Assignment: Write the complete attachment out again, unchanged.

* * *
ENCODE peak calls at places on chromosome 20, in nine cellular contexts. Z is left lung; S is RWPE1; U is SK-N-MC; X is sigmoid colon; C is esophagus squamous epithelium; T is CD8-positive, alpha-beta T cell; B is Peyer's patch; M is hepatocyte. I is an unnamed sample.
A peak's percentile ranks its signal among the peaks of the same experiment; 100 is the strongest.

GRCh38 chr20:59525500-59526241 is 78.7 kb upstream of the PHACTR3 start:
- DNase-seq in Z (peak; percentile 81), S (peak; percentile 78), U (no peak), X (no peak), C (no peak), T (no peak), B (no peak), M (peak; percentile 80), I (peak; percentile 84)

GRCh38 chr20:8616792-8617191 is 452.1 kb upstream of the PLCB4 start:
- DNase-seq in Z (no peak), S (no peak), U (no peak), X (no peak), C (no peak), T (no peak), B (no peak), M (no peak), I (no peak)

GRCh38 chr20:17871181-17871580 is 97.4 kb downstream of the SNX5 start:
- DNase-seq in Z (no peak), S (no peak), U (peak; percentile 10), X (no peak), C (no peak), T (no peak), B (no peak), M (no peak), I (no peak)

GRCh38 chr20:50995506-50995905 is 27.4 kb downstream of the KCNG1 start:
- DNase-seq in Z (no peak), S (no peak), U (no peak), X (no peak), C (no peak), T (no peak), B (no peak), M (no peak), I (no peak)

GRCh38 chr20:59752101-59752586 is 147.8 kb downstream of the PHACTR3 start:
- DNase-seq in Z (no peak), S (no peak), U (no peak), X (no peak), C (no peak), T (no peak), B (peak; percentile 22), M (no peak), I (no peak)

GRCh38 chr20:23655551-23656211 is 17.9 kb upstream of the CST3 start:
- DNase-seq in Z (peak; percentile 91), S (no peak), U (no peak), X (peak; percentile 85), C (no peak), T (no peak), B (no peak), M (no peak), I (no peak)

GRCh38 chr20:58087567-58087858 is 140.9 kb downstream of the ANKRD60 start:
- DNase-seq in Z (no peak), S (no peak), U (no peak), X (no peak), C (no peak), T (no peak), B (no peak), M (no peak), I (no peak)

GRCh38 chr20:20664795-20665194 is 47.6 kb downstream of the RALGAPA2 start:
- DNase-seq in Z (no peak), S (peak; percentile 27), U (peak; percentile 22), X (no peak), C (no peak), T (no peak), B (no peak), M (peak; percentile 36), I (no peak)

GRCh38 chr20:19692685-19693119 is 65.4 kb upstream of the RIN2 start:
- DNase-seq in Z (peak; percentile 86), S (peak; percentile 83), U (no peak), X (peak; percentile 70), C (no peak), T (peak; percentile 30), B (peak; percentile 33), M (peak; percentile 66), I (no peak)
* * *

ENCODE peak calls at places on chromosome 20, in nine cellular contexts. Z is left lung; S is RWPE1; U is SK-N-MC; X is sigmoid colon; C is esophagus squamous epithelium; T is CD8-positive, alpha-beta T cell; B is Peyer's patch; M is hepatocyte. I is an unnamed sample.
A peak's percentile ranks its signal among the peaks of the same experiment; 100 is the strongest.

GRCh38 chr20:59525500-59526241 is 78.7 kb upstream of the PHACTR3 start:
- DNase-seq in Z (peak; percentile 81), S (peak; percentile 78), U (no peak), X (no peak), C (no peak), T (no peak), B (no peak), M (peak; percentile 80), I (peak; percentile 84)

GRCh38 chr20:8616792-8617191 is 452.1 kb upstream of the PLCB4 start:
- DNase-seq in Z (no peak), S (no peak), U (no peak), X (no peak), C (no peak), T (no peak), B (no peak), M (no peak), I (no peak)

GRCh38 chr20:17871181-17871580 is 97.4 kb downstream of the SNX5 start:
- DNase-seq in Z (no peak), S (no peak), U (peak; percentile 10), X (no peak), C (no peak), T (no peak), B (no peak), M (no peak), I (no peak)

GRCh38 chr20:50995506-50995905 is 27.4 kb downstream of the KCNG1 start:
- DNase-seq in Z (no peak), S (no peak), U (no peak), X (no peak), C (no peak), T (no peak), B (no peak), M (no peak), I (no peak)

GRCh38 chr20:59752101-59752586 is 147.8 kb downstream of the PHACTR3 start:
- DNase-seq in Z (no peak), S (no peak), U (no peak), X (no peak), C (no peak), T (no peak), B (peak; percentile 22), M (no peak), I (no peak)

GRCh38 chr20:23655551-23656211 is 17.9 kb upstream of the CST3 start:
- DNase-seq in Z (peak; percentile 91), S (no peak), U (no peak), X (peak; percentile 85), C (no peak), T (no peak), B (no peak), M (no peak), I (no peak)

GRCh38 chr20:58087567-58087858 is 140.9 kb downstream of the ANKRD60 start:
- DNase-seq in Z (no peak), S (no peak), U (no peak), X (no peak), C (no peak), T (no peak), B (no peak), M (no peak), I (no peak)

GRCh38 chr20:20664795-20665194 is 47.6 kb downstream of the RALGAPA2 start:
- DNase-seq in Z (no peak), S (peak; percentile 27), U (peak; percentile 22), X (no peak), C (no peak), T (no peak), B (no peak), M (peak; percentile 36), I (no peak)

GRCh38 chr20:19692685-19693119 is 65.4 kb upstream of the RIN2 start:
- DNase-seq in Z (peak; percentile 86), S (peak; percentile 83), U (no peak), X (peak; percentile 70), C (no peak), T (peak; percentile 30), B (peak; percentile 33), M (peak; percentile 66), I (no peak)